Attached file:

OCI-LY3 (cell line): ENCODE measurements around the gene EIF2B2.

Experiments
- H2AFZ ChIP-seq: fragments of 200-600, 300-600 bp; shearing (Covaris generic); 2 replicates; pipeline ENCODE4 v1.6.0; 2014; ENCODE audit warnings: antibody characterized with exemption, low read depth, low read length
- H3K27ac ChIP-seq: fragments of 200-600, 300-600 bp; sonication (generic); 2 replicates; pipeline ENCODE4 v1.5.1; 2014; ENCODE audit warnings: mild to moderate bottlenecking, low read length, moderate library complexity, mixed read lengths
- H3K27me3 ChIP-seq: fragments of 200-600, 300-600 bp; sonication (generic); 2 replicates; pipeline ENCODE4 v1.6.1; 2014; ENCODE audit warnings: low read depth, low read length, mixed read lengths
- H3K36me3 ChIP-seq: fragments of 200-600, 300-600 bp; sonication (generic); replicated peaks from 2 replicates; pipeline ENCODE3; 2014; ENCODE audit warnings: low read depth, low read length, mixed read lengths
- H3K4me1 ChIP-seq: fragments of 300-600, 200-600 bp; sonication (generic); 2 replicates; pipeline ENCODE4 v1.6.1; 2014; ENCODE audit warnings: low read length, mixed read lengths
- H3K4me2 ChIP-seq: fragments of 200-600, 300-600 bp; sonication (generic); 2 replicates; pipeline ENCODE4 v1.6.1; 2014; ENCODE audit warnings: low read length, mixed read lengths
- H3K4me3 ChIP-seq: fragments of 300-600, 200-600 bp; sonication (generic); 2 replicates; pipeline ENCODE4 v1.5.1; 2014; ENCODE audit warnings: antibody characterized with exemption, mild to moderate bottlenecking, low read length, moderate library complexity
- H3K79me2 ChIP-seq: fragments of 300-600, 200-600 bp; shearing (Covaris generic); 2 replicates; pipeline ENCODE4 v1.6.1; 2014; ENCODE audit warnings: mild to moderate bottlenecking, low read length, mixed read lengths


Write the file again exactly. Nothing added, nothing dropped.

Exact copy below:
OCI-LY3 (cell line): ENCODE measurements around the gene EIF2B2.

Experiments
- H2AFZ ChIP-seq: fragments of 200-600, 300-600 bp; shearing (Covaris generic); 2 replicates; pipeline ENCODE4 v1.6.0; 2014; ENCODE audit warnings: antibody characterized with exemption, low read depth, low read length
- H3K27ac ChIP-seq: fragments of 200-600, 300-600 bp; sonication (generic); 2 replicates; pipeline ENCODE4 v1.5.1; 2014; ENCODE audit warnings: mild to moderate bottlenecking, low read length, moderate library complexity, mixed read lengths
- H3K27me3 ChIP-seq: fragments of 200-600, 300-600 bp; sonication (generic); 2 replicates; pipeline ENCODE4 v1.6.1; 2014; ENCODE audit warnings: low read depth, low read length, mixed read lengths
- H3K36me3 ChIP-seq: fragments of 200-600, 300-600 bp; sonication (generic); replicated peaks from 2 replicates; pipeline ENCODE3; 2014; ENCODE audit warnings: low read depth, low read length, mixed read lengths
- H3K4me1 ChIP-seq: fragments of 300-600, 200-600 bp; sonication (generic); 2 replicates; pipeline ENCODE4 v1.6.1; 2014; ENCODE audit warnings: low read length, mixed read lengths
- H3K4me2 ChIP-seq: fragments of 200-600, 300-600 bp; sonication (generic); 2 replicates; pipeline ENCODE4 v1.6.1; 2014; ENCODE audit warnings: low read length, mixed read lengths
- H3K4me3 ChIP-seq: fragments of 300-600, 200-600 bp; sonication (generic); 2 replicates; pipeline ENCODE4 v1.5.1; 2014; ENCODE audit warnings: antibody characterized with exemption, mild to moderate bottlenecking, low read length, moderate library complexity
- H3K79me2 ChIP-seq: fragments of 300-600, 200-600 bp; shearing (Covaris generic); 2 replicates; pipeline ENCODE4 v1.6.1; 2014; ENCODE audit warnings: mild to moderate bottlenecking, low read length, mixed read lengths